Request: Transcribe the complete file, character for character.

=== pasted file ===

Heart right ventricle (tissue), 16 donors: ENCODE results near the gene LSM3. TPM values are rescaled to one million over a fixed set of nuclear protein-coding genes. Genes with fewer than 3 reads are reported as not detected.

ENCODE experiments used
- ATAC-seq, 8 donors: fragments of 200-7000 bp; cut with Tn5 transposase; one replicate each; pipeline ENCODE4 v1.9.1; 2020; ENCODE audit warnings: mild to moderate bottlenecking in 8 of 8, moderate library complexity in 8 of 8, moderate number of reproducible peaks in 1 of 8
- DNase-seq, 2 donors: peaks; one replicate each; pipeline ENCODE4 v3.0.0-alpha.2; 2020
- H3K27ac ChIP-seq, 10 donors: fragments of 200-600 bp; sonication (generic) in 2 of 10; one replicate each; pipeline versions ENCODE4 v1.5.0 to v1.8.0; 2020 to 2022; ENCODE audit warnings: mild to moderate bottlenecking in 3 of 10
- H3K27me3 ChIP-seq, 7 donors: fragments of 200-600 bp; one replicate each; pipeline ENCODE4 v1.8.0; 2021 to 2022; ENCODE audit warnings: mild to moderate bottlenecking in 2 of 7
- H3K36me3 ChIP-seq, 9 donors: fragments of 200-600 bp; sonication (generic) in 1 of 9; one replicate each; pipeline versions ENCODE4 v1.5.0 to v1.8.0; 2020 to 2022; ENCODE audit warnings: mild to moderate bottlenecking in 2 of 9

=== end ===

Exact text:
Heart right ventricle (tissue), 16 donors: ENCODE results near the gene LSM3. TPM values are rescaled to one million over a fixed set of nuclear protein-coding genes. Genes with fewer than 3 reads are reported as not detected.

ENCODE experiments used
- ATAC-seq, 8 donors: fragments of 200-7000 bp; cut with Tn5 transposase; one replicate each; pipeline ENCODE4 v1.9.1; 2020; ENCODE audit warnings: mild to moderate bottlenecking in 8 of 8, moderate library complexity in 8 of 8, moderate number of reproducible peaks in 1 of 8
- DNase-seq, 2 donors: peaks; one replicate each; pipeline ENCODE4 v3.0.0-alpha.2; 2020
- H3K27ac ChIP-seq, 10 donors: fragments of 200-600 bp; sonication (generic) in 2 of 10; one replicate each; pipeline versions ENCODE4 v1.5.0 to v1.8.0; 2020 to 2022; ENCODE audit warnings: mild to moderate bottlenecking in 3 of 10
- H3K27me3 ChIP-seq, 7 donors: fragments of 200-600 bp; one replicate each; pipeline ENCODE4 v1.8.0; 2021 to 2022; ENCODE audit warnings: mild to moderate bottlenecking in 2 of 7
- H3K36me3 ChIP-seq, 9 donors: fragments of 200-600 bp; sonication (generic) in 1 of 9; one replicate each; pipeline versions ENCODE4 v1.5.0 to v1.8.0; 2020 to 2022; ENCODE audit warnings: mild to moderate bottlenecking in 2 of 9